When setting up my current studio I looked for changes I could make to reduce my carbon footprint. Given that I live in the Pacific Northwest where most of our electricity is generated with hydro-power and wind, converting from gas to electric firing seemed sensible. Not a big change in the grand scheme of things, but I need to get the clay hot somehow if I’m going to continue as a potter.
My handbuilt ‘celadon’* glazed pieces are a continuation of a thirty-year-long exploration of texture as narrative. This kind of texture is created by marking the clay slab with rolling stamps I have carved. Little images are then applied to the surface from tiny carved molds, rather than stamped into it. These are called “sprigs” and I continue carving new ones; the cast of characters and backgrounds gradually expand. Watch the slide show below to see how I texture the slab and then form it into a cup.
*Technically celadon is produced by firing iron oxide in glazes in a reduction atmosphere, using a fuel. My ‘celadons’ are fired in oxidation using electricity and multiple metallic oxides.
Lately I’ve expanded this approach from cups to larger pieces, but the heart of the matter, the place where change seems to originate in my work, is in the cups and yunomis where I hope the imagery that appears at the tips of my fingers will give the users of these pieces the opportunity to hold an ever-changing story in their hands.
Another process called Mishima has lately pulled me deep into complex imagery. This is a technique which involves drawing with a stylus into leather hard clay, filling the incised lines with a dark slip, allowing it to dry a little, then scraping away the excess to reveal the drawn line.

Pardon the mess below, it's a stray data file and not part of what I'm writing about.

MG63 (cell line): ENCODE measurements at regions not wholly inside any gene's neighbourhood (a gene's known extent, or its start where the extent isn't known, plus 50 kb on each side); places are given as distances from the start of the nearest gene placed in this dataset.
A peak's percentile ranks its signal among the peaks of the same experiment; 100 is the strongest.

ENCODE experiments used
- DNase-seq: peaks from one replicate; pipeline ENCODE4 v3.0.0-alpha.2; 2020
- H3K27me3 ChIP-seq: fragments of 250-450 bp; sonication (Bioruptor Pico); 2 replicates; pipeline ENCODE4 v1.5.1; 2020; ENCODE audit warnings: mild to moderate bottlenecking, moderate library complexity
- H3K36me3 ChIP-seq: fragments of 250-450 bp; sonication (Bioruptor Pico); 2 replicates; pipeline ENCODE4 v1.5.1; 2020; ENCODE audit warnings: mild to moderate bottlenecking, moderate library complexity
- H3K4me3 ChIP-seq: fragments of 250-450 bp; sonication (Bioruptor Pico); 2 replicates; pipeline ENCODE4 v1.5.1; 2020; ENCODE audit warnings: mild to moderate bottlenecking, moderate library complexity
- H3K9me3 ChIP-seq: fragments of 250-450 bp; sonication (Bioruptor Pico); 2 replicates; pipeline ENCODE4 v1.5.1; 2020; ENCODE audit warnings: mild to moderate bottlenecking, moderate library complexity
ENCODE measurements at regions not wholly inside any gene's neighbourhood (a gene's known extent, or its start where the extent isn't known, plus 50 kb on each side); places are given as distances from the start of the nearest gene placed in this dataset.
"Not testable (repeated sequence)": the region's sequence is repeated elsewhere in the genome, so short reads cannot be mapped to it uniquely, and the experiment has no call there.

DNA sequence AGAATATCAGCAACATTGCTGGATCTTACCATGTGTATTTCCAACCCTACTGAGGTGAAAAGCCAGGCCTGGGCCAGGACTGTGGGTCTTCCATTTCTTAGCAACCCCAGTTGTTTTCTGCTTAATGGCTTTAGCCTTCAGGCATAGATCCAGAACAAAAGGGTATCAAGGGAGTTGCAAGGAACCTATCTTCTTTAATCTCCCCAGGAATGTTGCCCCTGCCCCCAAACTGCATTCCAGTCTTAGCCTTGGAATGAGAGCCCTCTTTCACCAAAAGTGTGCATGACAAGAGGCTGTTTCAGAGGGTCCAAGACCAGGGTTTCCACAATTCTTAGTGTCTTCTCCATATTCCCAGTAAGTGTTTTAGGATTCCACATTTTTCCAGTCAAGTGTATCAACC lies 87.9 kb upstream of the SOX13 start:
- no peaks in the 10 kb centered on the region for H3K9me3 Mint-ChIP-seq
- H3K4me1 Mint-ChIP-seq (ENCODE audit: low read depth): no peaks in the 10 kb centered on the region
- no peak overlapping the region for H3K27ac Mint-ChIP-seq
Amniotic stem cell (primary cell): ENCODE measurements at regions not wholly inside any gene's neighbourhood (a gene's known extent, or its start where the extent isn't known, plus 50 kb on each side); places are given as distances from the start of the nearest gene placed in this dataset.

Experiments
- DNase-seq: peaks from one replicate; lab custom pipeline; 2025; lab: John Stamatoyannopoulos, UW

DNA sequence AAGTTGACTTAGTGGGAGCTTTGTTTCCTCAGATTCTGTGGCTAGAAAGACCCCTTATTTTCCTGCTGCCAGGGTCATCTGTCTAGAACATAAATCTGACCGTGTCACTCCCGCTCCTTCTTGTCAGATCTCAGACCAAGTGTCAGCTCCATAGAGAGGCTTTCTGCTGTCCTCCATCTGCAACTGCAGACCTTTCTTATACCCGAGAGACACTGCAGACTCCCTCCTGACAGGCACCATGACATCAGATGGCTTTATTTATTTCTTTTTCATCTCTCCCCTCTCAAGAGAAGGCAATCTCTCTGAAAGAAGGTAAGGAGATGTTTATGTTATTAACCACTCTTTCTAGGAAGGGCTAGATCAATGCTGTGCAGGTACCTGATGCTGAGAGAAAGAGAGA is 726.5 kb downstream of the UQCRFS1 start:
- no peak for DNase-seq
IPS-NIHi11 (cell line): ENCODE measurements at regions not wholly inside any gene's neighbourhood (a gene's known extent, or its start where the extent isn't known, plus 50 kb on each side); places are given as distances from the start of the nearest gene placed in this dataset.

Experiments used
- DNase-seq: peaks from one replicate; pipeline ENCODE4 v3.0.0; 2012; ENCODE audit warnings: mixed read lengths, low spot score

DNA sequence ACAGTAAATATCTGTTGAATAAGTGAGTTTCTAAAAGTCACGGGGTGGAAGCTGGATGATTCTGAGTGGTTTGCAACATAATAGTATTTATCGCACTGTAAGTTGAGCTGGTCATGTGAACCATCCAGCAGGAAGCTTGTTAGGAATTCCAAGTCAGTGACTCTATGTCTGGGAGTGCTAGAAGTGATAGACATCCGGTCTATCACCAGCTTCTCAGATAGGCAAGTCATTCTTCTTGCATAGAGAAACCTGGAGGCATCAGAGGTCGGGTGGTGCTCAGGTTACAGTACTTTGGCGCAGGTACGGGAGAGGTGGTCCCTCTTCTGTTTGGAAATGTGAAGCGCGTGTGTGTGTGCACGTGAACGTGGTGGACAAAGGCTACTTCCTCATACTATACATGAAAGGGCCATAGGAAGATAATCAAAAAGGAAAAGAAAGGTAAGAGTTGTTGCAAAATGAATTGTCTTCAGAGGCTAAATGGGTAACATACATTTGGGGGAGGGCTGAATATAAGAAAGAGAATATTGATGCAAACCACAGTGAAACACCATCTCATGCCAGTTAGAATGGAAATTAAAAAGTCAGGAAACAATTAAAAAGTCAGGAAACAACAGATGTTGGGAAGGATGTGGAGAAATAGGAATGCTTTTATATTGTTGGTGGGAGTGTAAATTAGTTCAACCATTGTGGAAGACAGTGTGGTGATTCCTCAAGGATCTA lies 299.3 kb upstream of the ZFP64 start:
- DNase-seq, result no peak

My variation is to then add washes of metallic oxides to achieve shading from dark to light. When I begin a drawing I have a vague plan for what I intend, but mostly I let the images take the lead and reveal their meanings in the hope that each piece will become its own little world. I’m always ready for a surprise.
This method gives me a chance to draw on my pots with a sensitivity very different from brush work. Brushes are quick and loose. Mishima is a draftsman’s labor of love. The video below shows how I use this technique.
I have not abandoned the bark-textured pieces that for many years were my take-off point for sculptural work, but these days I find my utilitarian pieces are taking me in directions that inform one another in ways I can never predict.
The utilitarian stoneware pieces I make, mostly vases, bowls, handbuilt plates and some cups, are opportunities for me to paint with glaze and produce durable pieces that are attractive, easy to understand and comfortable to use. Working this way gives me a chance to hang out with my old friends, the potter’s wheel and the paintbrush, and allow the process to show me something new, which it always does if I pay attention.